|Guide||♦||13 Triplogs||0 Topics|
Pathway To The Darkside
All four types of volcanos can be located within Lassen National Park. These are plug dome, shield, cinder cone and strato. There is one furnace that generates all the features within the park which include steam vents, mud pots and boiling springs. Bumpass Hell is the largest escape valve for this active but resting volcanic area.
Discovered in 1864, Mr. Kendall Vanhook Bumpass filed a mining claim and intended to develop the area into a tourist attraction. One day while walking in the area Bumpass fell thru the thin crust of earth into a mud pot severely burning his leg and eventually loosing it. His dream never materialized.
The hike is three miles out and back gaining about five hundred feet early, then loosing 250 feet descending into Bumpass Basin. The sixteen acre basin features seventy five fumaroles, hot springs, and mud pots in the shadow of Bumpass Mountain, a dome volcano. What sounds like a jet engine is the Big Boiler, the hottest fumarole in a non erupting volcano in the world. The steam coming out of this fumarole is measured at 322 degrees Fahrenheit. Hydrogen sulfide gas released from the earth gives the area a rotten egg smell.
The hike starts off very rough and begins its climb of five hundred feet to some nice panoramic views of Lake Helen, Brokeoff Mountain, Lassen Peak, and Diamond Peak. The trail smoothes out going through some forested areas with vast views of valleys to the south and east. Most of the summer water can be heard in the creeks below as area melting snow pack lasts well into August. After a short time along a ridgeline, the trail starts down the other side to a viewpoint of Bumpass Basin. The trail descends steeply from here into the basin. At the bottom of the descent flows a creek away from the geothermal features. The creek bed is lined with colorful minerals. The danger associated with the thin crust of the basin is managed by a series of boardwalks to prevent injury. Think of the area as under construction. The area is constantly changing and there is potential for danger if you leave the boardwalk. After taking in the many viewpoints return the way you came or you can continue on connecting trails.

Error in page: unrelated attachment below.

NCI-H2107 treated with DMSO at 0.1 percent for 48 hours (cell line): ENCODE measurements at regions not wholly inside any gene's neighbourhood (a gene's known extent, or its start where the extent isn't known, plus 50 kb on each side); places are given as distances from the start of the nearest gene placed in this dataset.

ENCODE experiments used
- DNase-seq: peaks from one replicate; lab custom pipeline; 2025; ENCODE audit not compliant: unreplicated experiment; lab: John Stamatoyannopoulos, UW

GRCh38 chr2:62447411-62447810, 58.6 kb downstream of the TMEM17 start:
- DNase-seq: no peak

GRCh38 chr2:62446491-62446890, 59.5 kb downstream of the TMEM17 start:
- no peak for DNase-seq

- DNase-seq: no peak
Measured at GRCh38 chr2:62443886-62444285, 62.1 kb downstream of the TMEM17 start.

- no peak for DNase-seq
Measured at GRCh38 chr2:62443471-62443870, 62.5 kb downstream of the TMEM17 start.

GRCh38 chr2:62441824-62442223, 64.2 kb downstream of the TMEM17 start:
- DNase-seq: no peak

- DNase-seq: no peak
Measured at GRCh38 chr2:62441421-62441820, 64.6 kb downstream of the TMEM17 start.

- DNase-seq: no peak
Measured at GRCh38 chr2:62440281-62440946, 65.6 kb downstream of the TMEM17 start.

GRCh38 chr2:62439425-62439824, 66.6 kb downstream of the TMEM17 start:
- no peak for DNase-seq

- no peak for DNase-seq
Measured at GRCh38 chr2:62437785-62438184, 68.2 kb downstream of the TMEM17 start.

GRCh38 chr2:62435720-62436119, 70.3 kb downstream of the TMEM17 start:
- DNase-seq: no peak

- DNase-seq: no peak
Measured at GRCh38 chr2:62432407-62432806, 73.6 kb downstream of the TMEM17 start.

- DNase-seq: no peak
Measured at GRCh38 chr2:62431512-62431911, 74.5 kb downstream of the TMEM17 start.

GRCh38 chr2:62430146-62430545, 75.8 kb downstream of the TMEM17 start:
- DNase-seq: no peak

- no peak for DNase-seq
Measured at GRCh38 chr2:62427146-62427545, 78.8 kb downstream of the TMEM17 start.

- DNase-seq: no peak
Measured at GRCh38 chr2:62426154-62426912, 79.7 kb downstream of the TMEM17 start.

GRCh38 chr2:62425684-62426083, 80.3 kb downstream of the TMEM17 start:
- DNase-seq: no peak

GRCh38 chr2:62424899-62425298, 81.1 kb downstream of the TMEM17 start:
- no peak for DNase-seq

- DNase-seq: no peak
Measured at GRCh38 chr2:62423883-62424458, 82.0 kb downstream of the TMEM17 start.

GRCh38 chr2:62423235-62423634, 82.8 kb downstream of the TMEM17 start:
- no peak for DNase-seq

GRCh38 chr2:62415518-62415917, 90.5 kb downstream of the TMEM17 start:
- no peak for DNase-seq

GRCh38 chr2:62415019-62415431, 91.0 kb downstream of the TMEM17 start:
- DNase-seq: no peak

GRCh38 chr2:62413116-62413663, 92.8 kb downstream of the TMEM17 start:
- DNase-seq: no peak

Check out the Official Route and Triplogs.
This hike is listed as One-Way.
When hiking several trails on a single "hike", log it with a generic name that describes the hike. Then link the trails traveled, check out the example.